With 20 original paintings, 24 hand-carved Adirondack animals (18 working and six in reserve) and a handicap chariot in the shape of a mahogany Spencer, The Adirondack Carousel will finally open its doors. Adirondack carver Karen Loffler, who dreamed of a wooden carousel made of Adirondack indigenous animals, conceived the project and will also be at the event. » Continue Reading.
Please join us in welcoming our newest contributor here at Adirondack Almanack, local artist Sandra Hildreth. Sandy, who will be writing regularly about Adirondack arts and culture, grew up in rural Wisconsin and is a retired high school art teacher ahving spent 29 years with the Madrid-Waddington School District in northern New York.
She moved to Saranac Lake in 2004 to live where she was spending much of her time anyway – hiking, paddling, skiing, and painting. Today, Sandy spends much of her time Plein air painting – working outdoors from nature as an exhibiting member of the Adirondack Artists’ Guild in Saranac Lake. She is also active in Saranac Lake ArtWorks.
So often you hear about how the arts support a community, but what does that actually mean? In Saranac Lake, NY, the burgeoning Adirondack arts community, it means a check for $2000 from Saranac Lake ArtWorks—a collective of independent art galleries and the Adirondack Artists Guild (of 14 artists), the Pendragon Theatre, and local arts businesses working together to promote local artists—to Historic Saranac Lake.
For the third year, Saranac Lake Art Works has raised money through their annual Adirondack Plein Air Festival to give back to the community. The Adirondack Plein Air Festival, held in mid-August, has become a well-known event in the Adirondack region, drawing artists from all over the east coast.For 4 days, artists can be seen at their easels all over the countryside, and for one of those days, they Paint the Town, in miniature, using 5×7 canvasses that are exhibited at the end of the day for a silent auction. The artists each donate one of their paintings to ArtWorks, and the proceeds are used to support other organizations in Saranac Lake.
Each year, the amount has grown, starting with $1000 raised in 2009 for the Saranac Lake Young Arts Association. In 2010, they gave $1200 to help BluSeed Studios, and this year they brought in $2000 for Historic Saranac Lake for their attention to documenting the history of the cure cottage architecture unique to this town.
Throughout the year, Saranac Lake ArtWorks continues to promote local artists and to hold events that bring tourists up to their little village on Lake Flower. In December they will be holding the Art for Under $100 Sale, which provides the unique opportunity to purchase valuable artwork from the local talent at a very good price.
Photos: Above; a painting donated by Sandra Hildreth for the 2011 Paint the Town event.
Linda J. Peckel explores the Adirondacks by following the arts wherever they take her. Her general art/writing/film/photography musings on can be found at her blog Arts Enclave.
Sept 23 – 25 will be the fifth annual free Artist at Work Studio Tour. Nearly 50 artists at locations in Wilmington, Jay, Onchiota, Rainbow Lake, Gabriels, Paul Smiths, Tupper Lake, Lake Placid, and Saranac Lake will be participating. Every year the artists create new artwork plus new artists are added. Most of the artists are voluntarily donating a percentage of their sales to the funds that have been established to aid the victims of Hurricane Irene flooding.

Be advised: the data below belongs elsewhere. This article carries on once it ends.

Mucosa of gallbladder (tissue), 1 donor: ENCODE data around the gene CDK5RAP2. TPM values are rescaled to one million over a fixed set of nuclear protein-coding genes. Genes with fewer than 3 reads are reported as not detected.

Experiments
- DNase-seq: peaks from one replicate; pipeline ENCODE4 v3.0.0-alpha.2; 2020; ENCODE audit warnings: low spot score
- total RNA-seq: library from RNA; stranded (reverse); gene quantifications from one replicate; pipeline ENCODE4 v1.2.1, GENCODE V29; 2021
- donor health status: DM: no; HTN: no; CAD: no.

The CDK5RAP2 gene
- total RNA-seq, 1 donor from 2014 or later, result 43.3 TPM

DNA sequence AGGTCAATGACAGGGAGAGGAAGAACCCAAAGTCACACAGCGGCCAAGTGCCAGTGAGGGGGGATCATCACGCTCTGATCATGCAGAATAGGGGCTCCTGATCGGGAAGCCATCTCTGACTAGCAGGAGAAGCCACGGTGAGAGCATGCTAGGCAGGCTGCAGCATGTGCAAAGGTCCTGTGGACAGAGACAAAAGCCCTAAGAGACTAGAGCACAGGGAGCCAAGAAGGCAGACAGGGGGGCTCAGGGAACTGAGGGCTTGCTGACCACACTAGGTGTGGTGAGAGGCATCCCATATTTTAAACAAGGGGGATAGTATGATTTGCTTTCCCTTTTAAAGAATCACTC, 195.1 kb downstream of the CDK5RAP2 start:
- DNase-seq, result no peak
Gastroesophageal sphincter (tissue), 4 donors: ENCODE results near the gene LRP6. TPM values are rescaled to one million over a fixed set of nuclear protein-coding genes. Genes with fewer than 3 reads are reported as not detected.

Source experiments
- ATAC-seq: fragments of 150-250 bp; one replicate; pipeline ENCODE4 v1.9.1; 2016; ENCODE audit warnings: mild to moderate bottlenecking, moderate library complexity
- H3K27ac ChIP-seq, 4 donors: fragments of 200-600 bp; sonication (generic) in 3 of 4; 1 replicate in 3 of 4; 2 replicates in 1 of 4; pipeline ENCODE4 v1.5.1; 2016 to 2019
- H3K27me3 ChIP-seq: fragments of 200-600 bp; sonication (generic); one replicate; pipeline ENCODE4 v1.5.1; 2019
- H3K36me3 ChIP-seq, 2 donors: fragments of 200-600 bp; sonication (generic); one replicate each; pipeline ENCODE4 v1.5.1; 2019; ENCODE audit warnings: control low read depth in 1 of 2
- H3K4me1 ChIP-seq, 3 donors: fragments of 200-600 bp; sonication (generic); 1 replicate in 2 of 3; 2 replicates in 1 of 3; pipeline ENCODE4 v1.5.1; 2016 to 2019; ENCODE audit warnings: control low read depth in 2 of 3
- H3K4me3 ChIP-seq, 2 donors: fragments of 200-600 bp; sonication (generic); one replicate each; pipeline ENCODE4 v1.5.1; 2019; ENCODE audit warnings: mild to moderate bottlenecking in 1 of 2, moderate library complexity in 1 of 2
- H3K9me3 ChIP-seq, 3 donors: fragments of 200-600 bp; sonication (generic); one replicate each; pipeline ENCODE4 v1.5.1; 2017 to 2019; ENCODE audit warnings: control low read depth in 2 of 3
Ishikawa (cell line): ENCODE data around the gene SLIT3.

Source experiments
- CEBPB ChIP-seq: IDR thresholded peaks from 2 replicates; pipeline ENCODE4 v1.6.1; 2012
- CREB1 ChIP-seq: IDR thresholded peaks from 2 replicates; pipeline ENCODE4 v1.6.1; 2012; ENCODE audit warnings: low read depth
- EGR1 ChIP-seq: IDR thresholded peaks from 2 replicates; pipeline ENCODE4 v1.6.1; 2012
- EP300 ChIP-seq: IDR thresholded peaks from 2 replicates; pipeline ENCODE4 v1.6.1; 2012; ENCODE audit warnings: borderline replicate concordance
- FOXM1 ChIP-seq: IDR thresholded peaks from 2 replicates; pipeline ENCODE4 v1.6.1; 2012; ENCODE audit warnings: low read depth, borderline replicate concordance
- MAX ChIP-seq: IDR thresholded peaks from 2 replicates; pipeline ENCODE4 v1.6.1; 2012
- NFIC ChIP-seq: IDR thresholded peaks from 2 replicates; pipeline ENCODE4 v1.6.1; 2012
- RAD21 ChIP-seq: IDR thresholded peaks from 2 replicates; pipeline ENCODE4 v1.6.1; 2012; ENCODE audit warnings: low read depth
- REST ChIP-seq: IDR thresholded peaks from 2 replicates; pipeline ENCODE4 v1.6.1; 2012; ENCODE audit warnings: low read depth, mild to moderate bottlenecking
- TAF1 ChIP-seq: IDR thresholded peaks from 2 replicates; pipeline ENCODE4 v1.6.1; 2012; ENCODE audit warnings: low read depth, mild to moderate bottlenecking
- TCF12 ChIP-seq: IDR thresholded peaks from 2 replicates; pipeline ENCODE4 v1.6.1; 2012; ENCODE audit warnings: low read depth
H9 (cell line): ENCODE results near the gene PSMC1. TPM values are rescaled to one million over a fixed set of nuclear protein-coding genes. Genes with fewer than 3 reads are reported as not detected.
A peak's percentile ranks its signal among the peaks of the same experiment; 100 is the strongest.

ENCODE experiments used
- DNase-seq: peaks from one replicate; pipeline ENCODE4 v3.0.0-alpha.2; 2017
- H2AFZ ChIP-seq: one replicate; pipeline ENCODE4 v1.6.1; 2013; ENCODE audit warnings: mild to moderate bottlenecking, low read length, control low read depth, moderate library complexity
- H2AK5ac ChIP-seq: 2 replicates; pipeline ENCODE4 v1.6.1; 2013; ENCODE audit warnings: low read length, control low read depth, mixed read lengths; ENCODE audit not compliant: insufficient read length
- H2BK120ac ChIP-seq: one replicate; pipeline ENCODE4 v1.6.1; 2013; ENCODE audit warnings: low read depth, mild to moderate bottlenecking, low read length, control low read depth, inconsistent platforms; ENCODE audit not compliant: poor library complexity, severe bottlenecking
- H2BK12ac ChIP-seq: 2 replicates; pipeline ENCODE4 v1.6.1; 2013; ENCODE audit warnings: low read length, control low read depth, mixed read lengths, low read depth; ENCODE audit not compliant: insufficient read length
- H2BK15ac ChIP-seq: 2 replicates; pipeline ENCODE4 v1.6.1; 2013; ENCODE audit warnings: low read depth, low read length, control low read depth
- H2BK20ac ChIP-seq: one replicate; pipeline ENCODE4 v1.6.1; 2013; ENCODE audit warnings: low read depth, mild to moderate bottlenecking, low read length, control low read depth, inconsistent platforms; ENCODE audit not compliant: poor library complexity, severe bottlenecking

Painters, photographers, printmakers, carvers, sculptors, ceramic, fiber, a blacksmith, and mixed media and jewelry artisans will be on hand. New this year will be readings of original poetry. You can find all the details on the tour’s website, or stop at Tour headquarters – the Adirondack Artists’ Guild Gallery at 52 Main St., Saranac Lake and pick up one of the free Studio Tour booklets (or download a pdf copy here). Online or in print you will find maps, examples of each artists’ work, descriptions, contact information and directions.
On July 8th, Mark Kurtz celebrated the Grand Opening of his new photography shop and studio at its new location, 82 Main Street in Saranac Lake, just in time for the 3rd Thursday ArtWalks that have a become such a popular summer tradition in Saranac Lake. This will be the second in a series of four this summer. And the next one is this Thursday, July 21st.
Kurtz has been a fixture in Saranac Lake for many years, where his uncluttered approach to scenic photography captures the imaginations of many visitors. His shop was originally further down Main Street, and now he can be found just a few doors down from Small Fortune Studio (at 76 Main) and the Adirondack Artists Guild (at 52 Main), two of the lynchpins of the ArtWalks events.
Some 26 artists and photographers participate in the self-guided tour that runs from 5:00 PM to 7:30 PM. Start at any venue and do the in-town loop, and then hop in the car to visit some of the outlying venues like BluSeed Studios, where an interesting multidimensional sculpture exhibit opened earlier this month, featuring Ali Della Bitta and Native American inspired art by William J. Grant. There’s also the always hip Gallery 7444, featuring the works of artist, Sandy McDonald.